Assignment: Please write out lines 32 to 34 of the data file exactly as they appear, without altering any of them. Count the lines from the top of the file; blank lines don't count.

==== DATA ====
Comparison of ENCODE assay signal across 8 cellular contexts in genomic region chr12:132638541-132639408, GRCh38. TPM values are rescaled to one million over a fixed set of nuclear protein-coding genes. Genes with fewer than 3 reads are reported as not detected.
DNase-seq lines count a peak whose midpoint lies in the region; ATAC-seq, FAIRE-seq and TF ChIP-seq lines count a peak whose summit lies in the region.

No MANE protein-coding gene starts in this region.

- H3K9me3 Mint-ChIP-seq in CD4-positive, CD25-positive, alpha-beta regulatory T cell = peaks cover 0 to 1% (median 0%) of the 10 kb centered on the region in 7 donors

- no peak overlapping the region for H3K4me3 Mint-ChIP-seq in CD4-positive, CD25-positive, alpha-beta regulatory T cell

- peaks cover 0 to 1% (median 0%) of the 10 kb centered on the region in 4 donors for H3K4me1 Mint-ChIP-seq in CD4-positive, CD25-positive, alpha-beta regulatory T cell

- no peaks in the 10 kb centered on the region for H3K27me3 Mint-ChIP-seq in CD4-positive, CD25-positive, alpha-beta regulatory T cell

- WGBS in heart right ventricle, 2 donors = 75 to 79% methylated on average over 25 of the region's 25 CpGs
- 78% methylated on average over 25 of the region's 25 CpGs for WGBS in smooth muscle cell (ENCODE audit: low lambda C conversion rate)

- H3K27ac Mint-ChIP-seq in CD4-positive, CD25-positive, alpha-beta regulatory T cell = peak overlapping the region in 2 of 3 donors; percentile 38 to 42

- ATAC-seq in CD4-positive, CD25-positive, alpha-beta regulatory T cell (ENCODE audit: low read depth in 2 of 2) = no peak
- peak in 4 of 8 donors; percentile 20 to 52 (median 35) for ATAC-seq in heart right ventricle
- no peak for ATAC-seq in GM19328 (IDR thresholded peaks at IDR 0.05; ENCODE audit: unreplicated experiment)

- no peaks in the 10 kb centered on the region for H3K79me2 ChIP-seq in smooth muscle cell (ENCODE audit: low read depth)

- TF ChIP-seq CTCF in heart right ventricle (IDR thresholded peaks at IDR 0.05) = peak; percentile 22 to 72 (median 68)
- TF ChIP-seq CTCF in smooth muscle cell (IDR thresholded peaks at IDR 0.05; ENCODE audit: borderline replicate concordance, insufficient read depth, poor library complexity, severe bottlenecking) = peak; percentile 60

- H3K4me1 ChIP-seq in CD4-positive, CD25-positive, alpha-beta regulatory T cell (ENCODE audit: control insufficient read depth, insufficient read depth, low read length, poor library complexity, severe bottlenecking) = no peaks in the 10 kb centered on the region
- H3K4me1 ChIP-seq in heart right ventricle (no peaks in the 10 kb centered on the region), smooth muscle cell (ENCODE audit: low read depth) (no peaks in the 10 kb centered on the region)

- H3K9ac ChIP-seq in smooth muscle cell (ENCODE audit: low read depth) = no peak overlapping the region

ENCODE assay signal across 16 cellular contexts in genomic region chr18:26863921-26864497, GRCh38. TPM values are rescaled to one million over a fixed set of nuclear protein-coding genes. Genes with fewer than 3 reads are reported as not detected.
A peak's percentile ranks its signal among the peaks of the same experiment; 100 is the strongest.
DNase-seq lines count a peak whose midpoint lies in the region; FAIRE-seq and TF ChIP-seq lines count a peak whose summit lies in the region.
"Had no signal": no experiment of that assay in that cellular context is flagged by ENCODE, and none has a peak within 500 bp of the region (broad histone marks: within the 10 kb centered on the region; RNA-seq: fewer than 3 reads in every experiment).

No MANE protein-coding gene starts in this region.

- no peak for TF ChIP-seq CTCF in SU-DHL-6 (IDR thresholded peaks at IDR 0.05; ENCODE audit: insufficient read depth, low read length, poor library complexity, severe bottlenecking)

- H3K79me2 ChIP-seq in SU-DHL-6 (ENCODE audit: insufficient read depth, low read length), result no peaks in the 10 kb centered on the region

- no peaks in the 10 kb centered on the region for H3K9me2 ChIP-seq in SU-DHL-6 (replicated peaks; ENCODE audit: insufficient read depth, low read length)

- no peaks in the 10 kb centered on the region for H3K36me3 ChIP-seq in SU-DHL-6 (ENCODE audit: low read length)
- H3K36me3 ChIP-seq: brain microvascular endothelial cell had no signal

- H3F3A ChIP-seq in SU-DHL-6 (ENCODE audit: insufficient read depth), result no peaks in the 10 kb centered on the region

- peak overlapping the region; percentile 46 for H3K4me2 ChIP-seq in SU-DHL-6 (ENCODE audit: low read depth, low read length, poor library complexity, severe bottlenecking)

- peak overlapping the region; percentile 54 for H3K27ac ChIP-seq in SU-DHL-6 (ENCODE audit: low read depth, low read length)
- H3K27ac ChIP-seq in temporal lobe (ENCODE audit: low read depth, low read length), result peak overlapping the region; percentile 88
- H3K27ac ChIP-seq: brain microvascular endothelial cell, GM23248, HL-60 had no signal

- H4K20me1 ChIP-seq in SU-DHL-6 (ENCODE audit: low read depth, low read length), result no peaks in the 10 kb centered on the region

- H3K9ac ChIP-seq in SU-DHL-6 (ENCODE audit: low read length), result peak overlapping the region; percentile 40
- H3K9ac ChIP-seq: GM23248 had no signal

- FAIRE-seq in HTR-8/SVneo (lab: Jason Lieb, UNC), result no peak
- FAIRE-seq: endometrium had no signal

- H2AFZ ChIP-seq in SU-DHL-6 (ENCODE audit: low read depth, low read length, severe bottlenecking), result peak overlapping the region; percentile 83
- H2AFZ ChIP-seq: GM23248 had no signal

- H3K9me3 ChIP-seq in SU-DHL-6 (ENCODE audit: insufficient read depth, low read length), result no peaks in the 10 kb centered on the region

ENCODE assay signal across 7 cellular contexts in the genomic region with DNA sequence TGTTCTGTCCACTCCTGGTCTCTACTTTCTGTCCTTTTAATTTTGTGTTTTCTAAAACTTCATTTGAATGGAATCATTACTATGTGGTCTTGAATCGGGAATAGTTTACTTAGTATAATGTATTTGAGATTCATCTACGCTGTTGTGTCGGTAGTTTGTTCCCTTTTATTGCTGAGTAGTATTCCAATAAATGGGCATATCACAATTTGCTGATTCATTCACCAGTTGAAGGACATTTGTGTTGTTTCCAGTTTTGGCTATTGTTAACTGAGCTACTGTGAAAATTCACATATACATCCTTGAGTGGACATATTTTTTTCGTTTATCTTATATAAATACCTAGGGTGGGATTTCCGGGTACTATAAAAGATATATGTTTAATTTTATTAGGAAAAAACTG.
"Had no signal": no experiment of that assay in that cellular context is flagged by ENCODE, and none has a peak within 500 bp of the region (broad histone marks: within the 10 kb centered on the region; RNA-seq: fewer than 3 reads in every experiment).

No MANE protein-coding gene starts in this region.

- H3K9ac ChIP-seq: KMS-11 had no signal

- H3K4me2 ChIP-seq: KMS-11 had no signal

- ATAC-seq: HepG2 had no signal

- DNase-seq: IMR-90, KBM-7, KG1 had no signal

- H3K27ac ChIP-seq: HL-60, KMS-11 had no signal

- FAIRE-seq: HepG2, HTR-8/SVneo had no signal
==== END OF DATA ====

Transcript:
- peak overlapping the region; percentile 54 for H3K27ac ChIP-seq in SU-DHL-6 (ENCODE audit: low read depth, low read length)
- H3K27ac ChIP-seq in temporal lobe (ENCODE audit: low read depth, low read length), result peak overlapping the region; percentile 88
- H3K27ac ChIP-seq: brain microvascular endothelial cell, GM23248, HL-60 had no signal